Monsters Ate My Birthday Cake Review: Sweet and Moist

July 2nd, 2014 -

When I first got a look at Monsters Ate My Birthday Cake, I wasn’t really clamoring to play it. It looked cute, don’t get me wrong, but I wasn’t sold on it. Call me judgmental, as I clearly wasn’t in my right mind. This game is an absolute delight – be it the puzzle solving, the music, the art style, or the dialogue – this game hits the sweet spot.

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You play Niko, a boy who has just woken up on his birthday looking forward to the breakfast of champions: cake. Unfortunately, it’s been stolen! Who would do such a devious act (just ignore the title of the game…)? So off you go with your wiener dog Bazooka, beyond the village’s borders to find where your cake has gone. Of course you can explore the town at your leisure if you prefer, which involves collecting coins, getting requests for items, and listening to random musings of others. Some involve allusions to Mario and Luigi, others monstrous beasts, and best of all a badger.

Make no mistake, this game is all about the puzzles. While they never get overly difficult to complete, as this game is built for younger audiences, they do offer challenges. Each puzzle has three stars to complete, each one representing an objective. These vary from time trials, coin collecting, killing or sparing all the enemies, and plenty others. And you can’t do them all your first time through. See, as you play through the game, you meet new monsters that will join you on your fight against the Boogins that stole your cake, meaning you’ll have to backtrack to use those allies on previous levels if you plan on getting absolutely everything from the game.

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Each character brings something different to the table – be it breaking ice blocks, freezing water and enemies, approaching ramming speed and time limits, or many, many other abilities you’ll have at your disposal. In addition to the story characters you encounter, you’ll be able to unlock extra characters that you can swap in and out of your party to access different portions of the levels. And on top of those, Niko has different costumes which allow you to access different portions of levels as well. So if you had planned on getting a 100% in the game as you progressed through, sorry, that’s not going to happen. Backtracking is a necessity. Especially when it comes to item requests – as mentioned previously, people in the village will typically ask for three of some item you find in the levels. During your puzzle solving, you’ll also come across monsters that want items that you can find at stores, but sometimes you get them elsewhere, and… It’s like an RPG fetch quest, but it’s not so much of a chore, because A) you don’t have to do them b) they take about five seconds to get where you need to be once you collect the item.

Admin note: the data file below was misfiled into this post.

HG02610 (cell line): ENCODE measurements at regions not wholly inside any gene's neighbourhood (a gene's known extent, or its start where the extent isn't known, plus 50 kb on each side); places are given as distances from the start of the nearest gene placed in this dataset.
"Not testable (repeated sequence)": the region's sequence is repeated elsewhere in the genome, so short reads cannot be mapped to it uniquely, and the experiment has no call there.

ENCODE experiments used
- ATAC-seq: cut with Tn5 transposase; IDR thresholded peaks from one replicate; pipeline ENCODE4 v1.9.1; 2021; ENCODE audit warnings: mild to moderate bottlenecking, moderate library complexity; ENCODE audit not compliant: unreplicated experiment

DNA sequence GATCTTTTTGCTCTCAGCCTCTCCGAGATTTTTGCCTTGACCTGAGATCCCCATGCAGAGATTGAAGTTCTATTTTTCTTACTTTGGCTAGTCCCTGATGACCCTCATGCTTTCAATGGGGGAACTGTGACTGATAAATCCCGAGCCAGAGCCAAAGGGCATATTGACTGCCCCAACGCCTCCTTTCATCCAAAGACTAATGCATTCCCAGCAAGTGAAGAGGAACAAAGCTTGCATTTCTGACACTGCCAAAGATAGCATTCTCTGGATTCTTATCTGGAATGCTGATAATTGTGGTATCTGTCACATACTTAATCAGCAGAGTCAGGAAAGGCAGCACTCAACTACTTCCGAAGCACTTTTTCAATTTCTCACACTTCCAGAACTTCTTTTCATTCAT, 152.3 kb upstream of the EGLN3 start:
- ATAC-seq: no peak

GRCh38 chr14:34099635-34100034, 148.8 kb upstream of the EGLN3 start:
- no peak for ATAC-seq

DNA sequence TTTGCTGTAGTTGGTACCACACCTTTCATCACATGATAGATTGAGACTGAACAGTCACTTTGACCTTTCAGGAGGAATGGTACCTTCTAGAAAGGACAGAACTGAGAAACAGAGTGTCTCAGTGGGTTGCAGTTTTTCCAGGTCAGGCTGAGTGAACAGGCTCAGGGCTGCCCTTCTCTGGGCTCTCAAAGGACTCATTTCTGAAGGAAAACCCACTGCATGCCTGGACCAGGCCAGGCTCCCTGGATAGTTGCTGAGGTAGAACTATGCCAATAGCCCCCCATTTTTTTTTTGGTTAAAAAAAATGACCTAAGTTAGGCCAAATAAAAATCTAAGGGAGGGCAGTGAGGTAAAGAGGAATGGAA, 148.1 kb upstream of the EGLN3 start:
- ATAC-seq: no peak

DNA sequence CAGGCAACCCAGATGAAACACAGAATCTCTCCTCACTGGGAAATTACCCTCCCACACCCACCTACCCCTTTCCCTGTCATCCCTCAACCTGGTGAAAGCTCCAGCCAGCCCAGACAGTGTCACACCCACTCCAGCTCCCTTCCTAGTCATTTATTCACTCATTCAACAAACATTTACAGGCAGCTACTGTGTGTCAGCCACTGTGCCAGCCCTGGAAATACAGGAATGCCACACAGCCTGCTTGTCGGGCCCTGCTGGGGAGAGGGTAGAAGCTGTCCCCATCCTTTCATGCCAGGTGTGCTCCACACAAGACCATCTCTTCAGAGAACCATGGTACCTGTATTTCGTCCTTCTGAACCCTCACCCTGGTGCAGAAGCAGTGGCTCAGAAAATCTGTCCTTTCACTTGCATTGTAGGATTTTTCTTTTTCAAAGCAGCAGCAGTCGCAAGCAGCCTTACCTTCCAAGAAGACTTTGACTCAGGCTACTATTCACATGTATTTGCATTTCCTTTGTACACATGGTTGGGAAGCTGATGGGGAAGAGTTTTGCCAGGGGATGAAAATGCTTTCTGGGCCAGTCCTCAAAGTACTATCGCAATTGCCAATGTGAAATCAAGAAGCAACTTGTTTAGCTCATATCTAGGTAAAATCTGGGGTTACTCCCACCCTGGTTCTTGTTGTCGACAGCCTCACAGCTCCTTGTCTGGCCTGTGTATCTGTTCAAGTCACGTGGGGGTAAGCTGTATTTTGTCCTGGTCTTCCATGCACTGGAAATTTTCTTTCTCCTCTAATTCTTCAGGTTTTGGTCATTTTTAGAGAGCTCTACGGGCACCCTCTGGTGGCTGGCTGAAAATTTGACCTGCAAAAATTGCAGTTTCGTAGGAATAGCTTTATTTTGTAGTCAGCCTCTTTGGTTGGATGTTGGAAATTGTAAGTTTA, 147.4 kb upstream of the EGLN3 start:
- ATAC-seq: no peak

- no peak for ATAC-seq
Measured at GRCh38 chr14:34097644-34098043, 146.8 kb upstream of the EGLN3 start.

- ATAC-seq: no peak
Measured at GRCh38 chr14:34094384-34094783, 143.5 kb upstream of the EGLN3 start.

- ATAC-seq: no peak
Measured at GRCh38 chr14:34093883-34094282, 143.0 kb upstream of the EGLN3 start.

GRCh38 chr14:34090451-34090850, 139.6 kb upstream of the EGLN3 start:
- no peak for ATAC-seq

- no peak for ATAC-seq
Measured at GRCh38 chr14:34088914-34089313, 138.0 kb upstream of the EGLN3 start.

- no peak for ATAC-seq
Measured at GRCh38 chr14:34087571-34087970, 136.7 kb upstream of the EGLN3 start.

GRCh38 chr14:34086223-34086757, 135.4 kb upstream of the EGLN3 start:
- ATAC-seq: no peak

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The aesthetic of the game, as previously mentioned, is very family friendly. However, if I were to compare it to something else that’s family friendly, I’d say it’s similar to Adventure Time in charm and humor. I can definitely see why Cartoon Network picked it up to publish it. I’m not sure why I love the art used in the game so much – it’s so simple, but it works so well. I suppose it’s due to the cartoon resemblance it holds, and the humor just adds to it. Honestly, it’s been a while since I laughed this hard at a game’s writing. I’d say the last one was probably a Tim Schafer game, despite playing plenty of games that attempted humor. Be it fart jokes, ridiculous name calling, or just misunderstandings, you’ll giggle to yourself like you’re a kid again. Biff is probably my favorite, reminding me of the Elcor from Mass Effect with his stated emotions and/or actions at the end of each expressed thought. The way each character is written and drawn immediately gives them a particular voice, and it’s a main reason I miss the days of unspoken dialogue in games; with a voice, the potential of that character is limited to the actor’s presentation, whereas a screenshot in this review will sound completely different to everyone that reads it.

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Overall, this game is absolutely glorious. Monsters Ate My Birthday Cake is available on iOS and Android for $5, or $15 on Steam, and is definitely worth the money for whichever platform you choose. I mean, hHow often do you get to barf rainbows (Critter Crunch aside)? What about making stink clouds? And the insults alone are worth the time to see, because if you need a laugh, this game will elicit it. Oh, and did I mention the game’s soundtrack is done by Disasterpiece? What is your excuse to not grab this game?

BUY

Pros

  • Enticing World and Characters
  • Wonderful Soundtrack
  • Extra Challenges/Unlockables

Cons

  • Puzzles are Easy Overall
  • Too Adorable for the Cold Hearted
  • Why’d it End?

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